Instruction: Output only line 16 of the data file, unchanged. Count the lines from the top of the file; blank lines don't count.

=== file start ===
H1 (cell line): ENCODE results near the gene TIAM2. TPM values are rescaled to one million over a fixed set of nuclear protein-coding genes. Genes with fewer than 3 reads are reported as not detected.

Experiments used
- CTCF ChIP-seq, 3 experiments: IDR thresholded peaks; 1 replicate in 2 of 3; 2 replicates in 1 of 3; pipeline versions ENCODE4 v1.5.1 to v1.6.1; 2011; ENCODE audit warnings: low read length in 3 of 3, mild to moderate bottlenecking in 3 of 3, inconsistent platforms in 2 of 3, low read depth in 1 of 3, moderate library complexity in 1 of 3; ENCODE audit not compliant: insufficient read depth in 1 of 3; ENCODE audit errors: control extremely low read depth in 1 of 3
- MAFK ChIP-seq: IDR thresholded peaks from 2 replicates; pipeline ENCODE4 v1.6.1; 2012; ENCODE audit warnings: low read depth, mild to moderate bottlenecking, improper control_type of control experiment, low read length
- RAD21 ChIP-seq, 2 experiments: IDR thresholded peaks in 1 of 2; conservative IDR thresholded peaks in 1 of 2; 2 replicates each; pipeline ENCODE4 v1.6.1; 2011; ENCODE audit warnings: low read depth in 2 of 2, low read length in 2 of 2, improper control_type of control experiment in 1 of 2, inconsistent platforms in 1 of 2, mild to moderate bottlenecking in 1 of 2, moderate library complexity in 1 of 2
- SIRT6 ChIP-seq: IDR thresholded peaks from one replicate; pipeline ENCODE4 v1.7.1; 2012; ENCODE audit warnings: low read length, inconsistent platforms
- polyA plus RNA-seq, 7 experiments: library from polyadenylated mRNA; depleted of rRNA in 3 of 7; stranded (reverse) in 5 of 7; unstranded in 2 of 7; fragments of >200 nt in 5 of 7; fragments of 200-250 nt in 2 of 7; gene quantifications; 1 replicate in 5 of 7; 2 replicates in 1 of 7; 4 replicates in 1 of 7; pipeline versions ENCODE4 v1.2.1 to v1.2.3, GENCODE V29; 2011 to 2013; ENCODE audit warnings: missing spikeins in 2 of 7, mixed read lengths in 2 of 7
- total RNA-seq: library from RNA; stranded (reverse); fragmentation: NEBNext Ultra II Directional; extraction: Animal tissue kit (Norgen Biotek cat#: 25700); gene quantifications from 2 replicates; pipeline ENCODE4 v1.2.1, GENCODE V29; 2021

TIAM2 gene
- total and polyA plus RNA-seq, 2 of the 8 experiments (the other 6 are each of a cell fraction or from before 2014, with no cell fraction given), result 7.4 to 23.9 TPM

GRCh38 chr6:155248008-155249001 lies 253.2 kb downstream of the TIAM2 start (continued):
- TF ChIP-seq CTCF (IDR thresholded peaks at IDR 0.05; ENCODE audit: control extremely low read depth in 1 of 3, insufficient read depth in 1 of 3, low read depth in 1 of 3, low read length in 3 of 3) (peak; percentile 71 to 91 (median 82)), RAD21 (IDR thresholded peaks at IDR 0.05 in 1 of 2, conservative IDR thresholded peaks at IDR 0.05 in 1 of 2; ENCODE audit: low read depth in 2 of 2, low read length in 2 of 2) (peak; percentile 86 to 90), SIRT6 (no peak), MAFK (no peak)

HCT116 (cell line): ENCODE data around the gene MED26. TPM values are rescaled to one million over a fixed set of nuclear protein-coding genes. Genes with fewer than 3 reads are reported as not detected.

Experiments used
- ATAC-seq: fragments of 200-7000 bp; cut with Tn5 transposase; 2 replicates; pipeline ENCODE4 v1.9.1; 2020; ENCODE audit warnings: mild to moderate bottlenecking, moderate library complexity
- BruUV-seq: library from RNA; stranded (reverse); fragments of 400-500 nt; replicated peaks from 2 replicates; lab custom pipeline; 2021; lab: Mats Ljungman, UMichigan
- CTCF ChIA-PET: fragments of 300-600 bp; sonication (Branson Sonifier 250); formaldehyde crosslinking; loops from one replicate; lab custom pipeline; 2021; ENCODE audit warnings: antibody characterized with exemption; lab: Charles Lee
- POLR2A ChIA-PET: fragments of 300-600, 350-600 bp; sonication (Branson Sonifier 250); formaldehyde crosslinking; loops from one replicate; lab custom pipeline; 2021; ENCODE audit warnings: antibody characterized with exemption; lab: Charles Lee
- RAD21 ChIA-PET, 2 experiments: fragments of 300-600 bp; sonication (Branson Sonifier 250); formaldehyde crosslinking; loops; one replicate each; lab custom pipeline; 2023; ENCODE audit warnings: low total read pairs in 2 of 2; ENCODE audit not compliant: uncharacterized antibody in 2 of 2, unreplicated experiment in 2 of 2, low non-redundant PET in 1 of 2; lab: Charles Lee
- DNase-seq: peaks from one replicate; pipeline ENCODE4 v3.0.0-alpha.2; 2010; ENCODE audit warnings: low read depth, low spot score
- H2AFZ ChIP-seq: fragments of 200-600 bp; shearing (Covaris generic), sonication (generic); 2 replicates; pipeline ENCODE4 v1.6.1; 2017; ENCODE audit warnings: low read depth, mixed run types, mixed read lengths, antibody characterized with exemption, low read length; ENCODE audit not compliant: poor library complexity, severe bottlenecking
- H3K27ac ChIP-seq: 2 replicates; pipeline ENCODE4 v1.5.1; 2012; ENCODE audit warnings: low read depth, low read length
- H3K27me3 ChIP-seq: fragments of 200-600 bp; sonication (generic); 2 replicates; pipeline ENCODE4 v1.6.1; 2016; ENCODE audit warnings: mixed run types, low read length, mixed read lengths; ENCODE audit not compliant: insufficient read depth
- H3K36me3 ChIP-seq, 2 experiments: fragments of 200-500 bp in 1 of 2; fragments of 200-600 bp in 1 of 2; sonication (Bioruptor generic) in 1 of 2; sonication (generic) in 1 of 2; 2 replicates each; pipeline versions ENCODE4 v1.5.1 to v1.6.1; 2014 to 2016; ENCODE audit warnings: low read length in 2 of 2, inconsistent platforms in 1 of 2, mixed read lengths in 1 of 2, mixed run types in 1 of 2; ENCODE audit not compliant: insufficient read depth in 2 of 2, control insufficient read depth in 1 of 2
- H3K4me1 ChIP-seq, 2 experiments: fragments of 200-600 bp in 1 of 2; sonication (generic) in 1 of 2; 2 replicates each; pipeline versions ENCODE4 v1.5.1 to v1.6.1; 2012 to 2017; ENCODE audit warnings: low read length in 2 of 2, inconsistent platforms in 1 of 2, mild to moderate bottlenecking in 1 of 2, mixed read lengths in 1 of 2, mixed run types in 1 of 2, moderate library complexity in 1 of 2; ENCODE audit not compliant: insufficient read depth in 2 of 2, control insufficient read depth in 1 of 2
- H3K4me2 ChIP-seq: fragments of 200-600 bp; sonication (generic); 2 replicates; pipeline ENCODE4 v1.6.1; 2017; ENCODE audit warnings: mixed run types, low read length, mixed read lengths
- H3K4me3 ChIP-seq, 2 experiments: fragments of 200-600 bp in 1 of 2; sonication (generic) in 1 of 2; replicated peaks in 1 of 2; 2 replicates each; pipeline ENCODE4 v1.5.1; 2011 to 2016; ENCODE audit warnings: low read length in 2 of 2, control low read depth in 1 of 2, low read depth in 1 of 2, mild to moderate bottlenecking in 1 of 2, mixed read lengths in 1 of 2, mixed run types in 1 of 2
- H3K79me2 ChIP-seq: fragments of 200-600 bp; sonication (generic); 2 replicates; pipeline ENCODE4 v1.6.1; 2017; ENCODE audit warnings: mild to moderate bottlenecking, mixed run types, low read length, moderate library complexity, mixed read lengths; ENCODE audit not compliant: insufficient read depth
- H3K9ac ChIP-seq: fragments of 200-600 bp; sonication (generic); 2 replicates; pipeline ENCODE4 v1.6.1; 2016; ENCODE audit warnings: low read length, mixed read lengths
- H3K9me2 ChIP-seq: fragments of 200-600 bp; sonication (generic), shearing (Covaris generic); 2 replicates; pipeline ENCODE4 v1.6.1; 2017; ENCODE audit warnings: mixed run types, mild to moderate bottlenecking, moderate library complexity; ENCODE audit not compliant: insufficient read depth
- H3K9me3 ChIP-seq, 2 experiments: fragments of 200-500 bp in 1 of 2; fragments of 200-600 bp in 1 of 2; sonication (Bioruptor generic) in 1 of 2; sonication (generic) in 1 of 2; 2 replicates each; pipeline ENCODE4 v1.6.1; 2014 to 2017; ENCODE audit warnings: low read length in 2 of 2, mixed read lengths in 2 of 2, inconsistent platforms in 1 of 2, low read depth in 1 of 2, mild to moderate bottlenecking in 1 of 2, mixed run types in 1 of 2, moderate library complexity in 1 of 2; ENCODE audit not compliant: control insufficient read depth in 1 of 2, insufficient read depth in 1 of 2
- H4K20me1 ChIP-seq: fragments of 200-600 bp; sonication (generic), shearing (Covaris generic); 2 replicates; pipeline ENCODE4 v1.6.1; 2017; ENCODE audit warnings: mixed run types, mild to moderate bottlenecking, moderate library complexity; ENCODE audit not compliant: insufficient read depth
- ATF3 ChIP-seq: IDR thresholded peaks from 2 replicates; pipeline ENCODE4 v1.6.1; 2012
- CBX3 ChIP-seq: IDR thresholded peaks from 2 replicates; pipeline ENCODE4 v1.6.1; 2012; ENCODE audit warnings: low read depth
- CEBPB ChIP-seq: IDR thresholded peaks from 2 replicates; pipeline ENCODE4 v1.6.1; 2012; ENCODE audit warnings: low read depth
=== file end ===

- BruUV-seq: library from RNA; stranded (reverse); fragments of 400-500 nt; replicated peaks from 2 replicates; lab custom pipeline; 2021; lab: Mats Ljungman, UMichigan